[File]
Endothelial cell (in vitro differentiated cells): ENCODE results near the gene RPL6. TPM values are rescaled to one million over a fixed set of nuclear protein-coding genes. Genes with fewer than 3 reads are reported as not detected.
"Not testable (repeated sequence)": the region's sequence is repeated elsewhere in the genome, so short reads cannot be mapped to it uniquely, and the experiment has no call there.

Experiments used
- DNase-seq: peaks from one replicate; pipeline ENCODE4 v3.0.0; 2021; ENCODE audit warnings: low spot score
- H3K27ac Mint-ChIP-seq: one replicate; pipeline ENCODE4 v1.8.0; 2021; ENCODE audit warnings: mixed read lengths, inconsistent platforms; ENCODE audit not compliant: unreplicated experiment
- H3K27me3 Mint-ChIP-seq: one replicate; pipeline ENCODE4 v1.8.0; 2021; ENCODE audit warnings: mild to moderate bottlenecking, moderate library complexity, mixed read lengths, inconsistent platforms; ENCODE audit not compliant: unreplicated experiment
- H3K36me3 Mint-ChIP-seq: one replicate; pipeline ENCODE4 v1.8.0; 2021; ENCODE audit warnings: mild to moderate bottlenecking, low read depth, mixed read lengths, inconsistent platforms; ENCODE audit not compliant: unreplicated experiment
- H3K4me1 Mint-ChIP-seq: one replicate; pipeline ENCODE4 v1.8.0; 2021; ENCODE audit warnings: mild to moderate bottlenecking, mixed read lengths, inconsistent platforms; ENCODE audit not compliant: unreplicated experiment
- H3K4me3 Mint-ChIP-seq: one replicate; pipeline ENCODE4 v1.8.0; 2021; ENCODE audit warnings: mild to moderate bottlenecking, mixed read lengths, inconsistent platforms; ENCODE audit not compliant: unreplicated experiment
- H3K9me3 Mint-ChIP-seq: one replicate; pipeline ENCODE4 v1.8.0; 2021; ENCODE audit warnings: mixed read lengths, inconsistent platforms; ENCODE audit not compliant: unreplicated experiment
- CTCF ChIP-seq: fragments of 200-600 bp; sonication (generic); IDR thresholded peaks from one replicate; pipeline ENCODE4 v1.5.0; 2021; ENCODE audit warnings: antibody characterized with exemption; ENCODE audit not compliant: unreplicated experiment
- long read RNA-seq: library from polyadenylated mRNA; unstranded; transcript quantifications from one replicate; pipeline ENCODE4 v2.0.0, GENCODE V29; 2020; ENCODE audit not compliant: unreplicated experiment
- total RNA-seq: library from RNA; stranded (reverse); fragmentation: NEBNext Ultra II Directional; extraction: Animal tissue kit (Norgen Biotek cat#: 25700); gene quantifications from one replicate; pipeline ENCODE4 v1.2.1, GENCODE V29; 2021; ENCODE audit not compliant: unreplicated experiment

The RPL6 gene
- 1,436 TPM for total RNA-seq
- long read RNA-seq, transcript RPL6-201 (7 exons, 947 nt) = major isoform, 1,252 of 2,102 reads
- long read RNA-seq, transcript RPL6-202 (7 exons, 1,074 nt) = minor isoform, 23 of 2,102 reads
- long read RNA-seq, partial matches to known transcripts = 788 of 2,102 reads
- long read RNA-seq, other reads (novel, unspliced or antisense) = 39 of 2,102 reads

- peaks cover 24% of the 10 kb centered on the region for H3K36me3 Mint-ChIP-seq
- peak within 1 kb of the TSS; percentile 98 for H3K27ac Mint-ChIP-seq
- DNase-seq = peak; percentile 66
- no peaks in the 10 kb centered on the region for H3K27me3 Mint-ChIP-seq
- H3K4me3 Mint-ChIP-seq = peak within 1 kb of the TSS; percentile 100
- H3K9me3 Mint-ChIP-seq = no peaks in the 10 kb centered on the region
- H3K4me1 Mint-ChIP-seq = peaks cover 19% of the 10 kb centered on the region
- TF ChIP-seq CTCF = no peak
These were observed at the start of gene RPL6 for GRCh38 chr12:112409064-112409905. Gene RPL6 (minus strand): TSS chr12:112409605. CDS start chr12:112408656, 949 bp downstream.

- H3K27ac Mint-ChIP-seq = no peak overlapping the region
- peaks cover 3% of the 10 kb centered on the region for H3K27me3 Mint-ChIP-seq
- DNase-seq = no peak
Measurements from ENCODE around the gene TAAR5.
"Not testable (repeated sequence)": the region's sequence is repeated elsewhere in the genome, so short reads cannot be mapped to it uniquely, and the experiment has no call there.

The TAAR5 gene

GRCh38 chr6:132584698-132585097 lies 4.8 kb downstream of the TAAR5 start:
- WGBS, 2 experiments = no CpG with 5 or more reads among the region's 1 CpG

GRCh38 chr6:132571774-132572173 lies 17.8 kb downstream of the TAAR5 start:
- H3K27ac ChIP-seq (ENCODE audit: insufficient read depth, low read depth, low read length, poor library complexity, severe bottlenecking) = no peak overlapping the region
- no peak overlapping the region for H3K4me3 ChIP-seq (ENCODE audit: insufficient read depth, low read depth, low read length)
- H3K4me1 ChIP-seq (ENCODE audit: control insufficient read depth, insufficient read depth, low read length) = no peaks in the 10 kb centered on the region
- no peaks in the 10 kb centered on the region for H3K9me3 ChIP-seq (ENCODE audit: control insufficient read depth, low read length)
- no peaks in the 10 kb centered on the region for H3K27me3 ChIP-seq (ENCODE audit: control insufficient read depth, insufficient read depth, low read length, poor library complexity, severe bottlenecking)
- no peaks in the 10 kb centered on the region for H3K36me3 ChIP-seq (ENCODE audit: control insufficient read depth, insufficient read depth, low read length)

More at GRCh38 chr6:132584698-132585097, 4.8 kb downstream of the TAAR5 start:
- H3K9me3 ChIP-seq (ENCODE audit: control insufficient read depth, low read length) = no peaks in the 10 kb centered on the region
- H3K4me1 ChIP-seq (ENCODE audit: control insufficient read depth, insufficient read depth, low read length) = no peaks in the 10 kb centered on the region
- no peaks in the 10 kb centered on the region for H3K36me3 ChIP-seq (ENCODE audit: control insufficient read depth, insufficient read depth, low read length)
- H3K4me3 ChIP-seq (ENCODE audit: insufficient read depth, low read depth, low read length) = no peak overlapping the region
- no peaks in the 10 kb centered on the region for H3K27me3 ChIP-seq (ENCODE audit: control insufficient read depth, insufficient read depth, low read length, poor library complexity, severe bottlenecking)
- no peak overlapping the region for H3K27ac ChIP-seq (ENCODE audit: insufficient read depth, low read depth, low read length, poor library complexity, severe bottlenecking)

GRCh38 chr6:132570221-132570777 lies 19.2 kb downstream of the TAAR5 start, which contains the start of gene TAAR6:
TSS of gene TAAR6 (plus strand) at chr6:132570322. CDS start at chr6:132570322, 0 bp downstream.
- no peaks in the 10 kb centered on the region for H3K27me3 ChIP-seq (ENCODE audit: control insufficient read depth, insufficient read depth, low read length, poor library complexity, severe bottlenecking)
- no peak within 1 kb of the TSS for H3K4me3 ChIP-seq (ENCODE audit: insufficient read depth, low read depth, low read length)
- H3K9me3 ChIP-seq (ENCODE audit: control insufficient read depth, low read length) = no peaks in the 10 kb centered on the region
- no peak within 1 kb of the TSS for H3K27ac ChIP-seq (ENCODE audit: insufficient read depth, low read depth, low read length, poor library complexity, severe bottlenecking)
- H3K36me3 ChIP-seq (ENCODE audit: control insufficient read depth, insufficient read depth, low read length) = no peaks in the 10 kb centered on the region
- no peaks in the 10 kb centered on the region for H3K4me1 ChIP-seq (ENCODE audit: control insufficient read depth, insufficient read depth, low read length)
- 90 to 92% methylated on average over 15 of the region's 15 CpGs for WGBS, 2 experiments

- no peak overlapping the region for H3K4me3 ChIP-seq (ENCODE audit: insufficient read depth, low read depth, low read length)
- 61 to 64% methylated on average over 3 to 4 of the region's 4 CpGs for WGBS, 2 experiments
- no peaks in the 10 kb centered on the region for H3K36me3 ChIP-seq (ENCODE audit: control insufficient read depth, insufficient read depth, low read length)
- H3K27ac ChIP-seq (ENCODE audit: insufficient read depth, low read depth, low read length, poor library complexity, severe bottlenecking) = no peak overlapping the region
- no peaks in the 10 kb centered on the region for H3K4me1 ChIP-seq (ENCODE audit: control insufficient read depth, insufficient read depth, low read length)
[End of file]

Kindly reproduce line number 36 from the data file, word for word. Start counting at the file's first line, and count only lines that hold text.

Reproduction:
- WGBS, 2 experiments = no CpG with 5 or more reads among the region's 1 CpG